CSS units are used to specify measurements and sizes in Cascading Style Sheets (CSS). They allow you to define lengths, distances, and other dimensions within a webpage. Here are some commonly used CSS units:
- Pixels (px): Pixels are the most basic unit of measurement in CSS. One pixel represents a single dot on a screen. Pixel values are fixed and do not scale with the user’s device or screen resolution.
- Percentage (%): Percentage units are relative to the parent element. For example, if you set a width of 50% on a child element inside a container, it will take up half of the width of the container.
- Viewport Units (vw, vh, vmin, vmax): Viewport units are relative to the size of the browser window. The available viewport units are:
- vw (viewport width): 1vw is equal to 1% of the width of the viewport.
- vh (viewport height): 1vh is equal to 1% of the height of the viewport.
- vmin: 1vmin is equal to the smaller value between 1vw and 1vh.
- vmax: 1vmax is equal to the larger value between 1vw and 1vh.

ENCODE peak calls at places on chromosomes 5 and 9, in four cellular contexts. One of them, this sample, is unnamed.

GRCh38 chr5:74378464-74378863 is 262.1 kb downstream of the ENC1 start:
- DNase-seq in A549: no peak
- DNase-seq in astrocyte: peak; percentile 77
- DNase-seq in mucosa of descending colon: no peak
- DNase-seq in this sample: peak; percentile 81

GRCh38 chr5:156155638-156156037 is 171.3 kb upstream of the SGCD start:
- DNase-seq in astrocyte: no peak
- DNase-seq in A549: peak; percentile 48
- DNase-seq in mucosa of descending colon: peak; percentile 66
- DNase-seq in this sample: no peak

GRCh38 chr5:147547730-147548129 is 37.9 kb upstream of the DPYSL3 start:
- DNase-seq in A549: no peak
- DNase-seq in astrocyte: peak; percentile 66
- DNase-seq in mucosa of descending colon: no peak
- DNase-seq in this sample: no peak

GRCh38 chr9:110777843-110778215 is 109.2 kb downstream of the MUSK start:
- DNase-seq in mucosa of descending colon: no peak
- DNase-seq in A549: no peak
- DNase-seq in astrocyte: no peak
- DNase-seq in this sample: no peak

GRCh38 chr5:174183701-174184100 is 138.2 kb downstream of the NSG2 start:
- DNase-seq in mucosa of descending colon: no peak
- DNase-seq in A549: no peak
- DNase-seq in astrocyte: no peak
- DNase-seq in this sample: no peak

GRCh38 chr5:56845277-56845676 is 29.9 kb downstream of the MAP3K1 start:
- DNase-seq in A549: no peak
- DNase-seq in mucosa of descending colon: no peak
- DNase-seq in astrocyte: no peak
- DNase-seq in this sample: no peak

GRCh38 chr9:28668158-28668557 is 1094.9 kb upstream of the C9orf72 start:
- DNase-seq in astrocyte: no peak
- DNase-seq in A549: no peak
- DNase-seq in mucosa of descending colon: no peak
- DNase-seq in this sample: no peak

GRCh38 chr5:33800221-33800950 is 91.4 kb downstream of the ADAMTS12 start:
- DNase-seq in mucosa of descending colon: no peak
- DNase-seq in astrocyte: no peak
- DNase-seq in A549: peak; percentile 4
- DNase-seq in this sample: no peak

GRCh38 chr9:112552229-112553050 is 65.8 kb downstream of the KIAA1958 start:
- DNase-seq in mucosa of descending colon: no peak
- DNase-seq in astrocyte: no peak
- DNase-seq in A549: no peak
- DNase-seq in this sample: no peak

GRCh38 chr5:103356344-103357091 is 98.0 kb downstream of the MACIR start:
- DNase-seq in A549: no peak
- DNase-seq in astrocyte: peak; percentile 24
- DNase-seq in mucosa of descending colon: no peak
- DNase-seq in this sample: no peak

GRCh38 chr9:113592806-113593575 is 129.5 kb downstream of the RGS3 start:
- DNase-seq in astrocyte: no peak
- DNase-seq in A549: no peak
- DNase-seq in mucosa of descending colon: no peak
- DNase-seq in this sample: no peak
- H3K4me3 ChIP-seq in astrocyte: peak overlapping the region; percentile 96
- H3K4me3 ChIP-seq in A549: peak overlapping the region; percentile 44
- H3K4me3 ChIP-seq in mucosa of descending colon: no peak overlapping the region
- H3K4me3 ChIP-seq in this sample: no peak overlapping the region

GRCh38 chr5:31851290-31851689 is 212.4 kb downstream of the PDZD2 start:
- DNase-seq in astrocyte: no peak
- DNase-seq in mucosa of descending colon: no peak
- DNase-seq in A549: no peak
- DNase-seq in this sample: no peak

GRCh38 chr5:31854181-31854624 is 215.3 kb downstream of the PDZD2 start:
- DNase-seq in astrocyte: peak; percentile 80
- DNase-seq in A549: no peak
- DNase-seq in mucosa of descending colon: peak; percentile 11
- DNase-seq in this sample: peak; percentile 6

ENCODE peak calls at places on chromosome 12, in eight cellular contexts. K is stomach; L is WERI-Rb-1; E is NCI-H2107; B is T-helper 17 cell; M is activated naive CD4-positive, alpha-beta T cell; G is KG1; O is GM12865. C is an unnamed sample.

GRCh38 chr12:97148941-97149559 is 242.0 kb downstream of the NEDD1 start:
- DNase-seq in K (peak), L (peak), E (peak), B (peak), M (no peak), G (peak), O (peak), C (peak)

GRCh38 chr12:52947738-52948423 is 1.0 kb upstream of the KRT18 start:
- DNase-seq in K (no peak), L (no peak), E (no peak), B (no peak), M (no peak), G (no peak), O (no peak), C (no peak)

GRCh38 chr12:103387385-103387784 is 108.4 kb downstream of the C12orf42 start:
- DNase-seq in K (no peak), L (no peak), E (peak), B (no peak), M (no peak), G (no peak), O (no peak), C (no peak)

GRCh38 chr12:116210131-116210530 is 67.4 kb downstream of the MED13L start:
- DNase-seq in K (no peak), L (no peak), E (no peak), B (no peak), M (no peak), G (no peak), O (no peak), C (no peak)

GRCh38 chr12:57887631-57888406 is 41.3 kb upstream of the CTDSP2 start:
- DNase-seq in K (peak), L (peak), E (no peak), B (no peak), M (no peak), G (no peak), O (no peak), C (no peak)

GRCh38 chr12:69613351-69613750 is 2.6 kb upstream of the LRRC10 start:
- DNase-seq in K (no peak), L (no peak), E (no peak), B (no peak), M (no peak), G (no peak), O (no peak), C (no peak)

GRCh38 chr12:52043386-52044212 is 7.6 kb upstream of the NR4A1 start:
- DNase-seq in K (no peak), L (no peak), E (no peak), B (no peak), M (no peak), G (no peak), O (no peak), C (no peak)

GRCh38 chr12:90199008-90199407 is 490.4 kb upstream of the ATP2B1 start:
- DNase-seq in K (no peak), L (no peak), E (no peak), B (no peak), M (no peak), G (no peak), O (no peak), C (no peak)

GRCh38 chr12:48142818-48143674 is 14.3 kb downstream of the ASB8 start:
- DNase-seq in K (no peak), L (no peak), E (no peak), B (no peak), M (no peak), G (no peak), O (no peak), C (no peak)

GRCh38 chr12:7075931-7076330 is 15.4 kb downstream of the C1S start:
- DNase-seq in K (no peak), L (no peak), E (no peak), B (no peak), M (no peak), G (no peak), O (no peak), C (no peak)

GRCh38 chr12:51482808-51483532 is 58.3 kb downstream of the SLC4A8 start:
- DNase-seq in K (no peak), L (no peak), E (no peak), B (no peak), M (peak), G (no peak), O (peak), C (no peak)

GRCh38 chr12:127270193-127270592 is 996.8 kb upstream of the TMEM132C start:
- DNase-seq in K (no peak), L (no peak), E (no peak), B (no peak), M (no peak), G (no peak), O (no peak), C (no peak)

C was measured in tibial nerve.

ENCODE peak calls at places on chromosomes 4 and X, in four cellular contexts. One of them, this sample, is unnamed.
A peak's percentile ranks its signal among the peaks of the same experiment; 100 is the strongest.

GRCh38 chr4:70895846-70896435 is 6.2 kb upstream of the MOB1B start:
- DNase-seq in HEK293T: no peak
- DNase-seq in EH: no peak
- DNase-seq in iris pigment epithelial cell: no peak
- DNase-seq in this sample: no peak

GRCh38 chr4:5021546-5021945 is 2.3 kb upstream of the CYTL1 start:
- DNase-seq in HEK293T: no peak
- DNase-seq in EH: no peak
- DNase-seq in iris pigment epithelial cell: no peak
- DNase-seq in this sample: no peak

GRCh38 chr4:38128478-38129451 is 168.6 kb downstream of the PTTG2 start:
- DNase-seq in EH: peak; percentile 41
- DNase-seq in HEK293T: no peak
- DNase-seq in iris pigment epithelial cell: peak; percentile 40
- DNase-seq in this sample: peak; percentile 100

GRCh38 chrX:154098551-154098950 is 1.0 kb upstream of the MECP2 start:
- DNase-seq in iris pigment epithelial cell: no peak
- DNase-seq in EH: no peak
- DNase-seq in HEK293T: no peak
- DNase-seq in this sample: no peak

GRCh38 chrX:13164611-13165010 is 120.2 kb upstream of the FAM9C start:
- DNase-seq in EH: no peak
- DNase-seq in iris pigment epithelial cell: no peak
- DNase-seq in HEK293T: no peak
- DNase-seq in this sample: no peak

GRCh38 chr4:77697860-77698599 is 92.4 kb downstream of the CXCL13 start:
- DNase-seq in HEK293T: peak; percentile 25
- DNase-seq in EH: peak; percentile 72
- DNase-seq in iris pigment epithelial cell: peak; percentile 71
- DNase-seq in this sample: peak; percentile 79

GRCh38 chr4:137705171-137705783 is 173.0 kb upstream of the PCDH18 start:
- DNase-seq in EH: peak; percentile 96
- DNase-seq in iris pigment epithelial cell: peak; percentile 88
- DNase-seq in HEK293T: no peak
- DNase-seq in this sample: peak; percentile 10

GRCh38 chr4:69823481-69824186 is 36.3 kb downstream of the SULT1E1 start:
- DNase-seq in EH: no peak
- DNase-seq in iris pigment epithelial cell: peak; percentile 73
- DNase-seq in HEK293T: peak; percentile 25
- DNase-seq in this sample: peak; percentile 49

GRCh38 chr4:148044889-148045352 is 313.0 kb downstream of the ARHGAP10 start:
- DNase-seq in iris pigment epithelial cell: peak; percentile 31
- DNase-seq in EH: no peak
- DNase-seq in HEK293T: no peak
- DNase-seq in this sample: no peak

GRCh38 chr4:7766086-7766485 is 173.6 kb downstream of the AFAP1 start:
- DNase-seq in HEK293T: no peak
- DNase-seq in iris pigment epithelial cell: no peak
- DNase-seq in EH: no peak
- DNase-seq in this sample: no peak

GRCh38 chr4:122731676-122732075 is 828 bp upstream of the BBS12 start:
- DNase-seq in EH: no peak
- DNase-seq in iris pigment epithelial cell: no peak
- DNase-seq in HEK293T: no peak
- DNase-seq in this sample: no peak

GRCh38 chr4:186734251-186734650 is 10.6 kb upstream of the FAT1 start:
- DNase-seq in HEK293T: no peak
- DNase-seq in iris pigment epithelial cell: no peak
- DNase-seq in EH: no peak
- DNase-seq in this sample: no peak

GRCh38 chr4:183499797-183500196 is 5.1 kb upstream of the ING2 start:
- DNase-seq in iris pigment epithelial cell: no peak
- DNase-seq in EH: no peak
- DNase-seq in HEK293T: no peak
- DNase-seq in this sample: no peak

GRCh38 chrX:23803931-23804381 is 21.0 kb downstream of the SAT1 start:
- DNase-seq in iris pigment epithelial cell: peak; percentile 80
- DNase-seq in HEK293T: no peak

- Em (em): The em unit is relative to the font size of the element or its nearest parent with a font size defined. For example, if an element has a font size of 16px, 1em would be equal to 16px. If the font size of a parent element is 20px, 1em would be equal to 20px.
- Rem (rem): The rem unit is similar to the em unit, but it is relative to the root element’s font size (typically the
<html>element). This makes it useful for creating scalable designs across the entire page, as it does not depend on nested elements.
- Absolute Length Units (in, cm, mm, pt, pc): These units represent fixed physical lengths and are typically used for print stylesheets or specific cases where exact measurements are required. For example,
ptrepresents points, and
- Flexible Length Units (fr): The fr unit is used in CSS Grid and CSS Flexbox layouts to distribute available space among multiple elements. It represents a fraction of the available space. For example, if an element has a width of 2fr and another has 1fr, the first element will take twice the space of the second.
These are just a few of the most commonly used CSS units. Each unit has its own purpose and use case, and understanding them allows you to create responsive and flexible designs in CSS.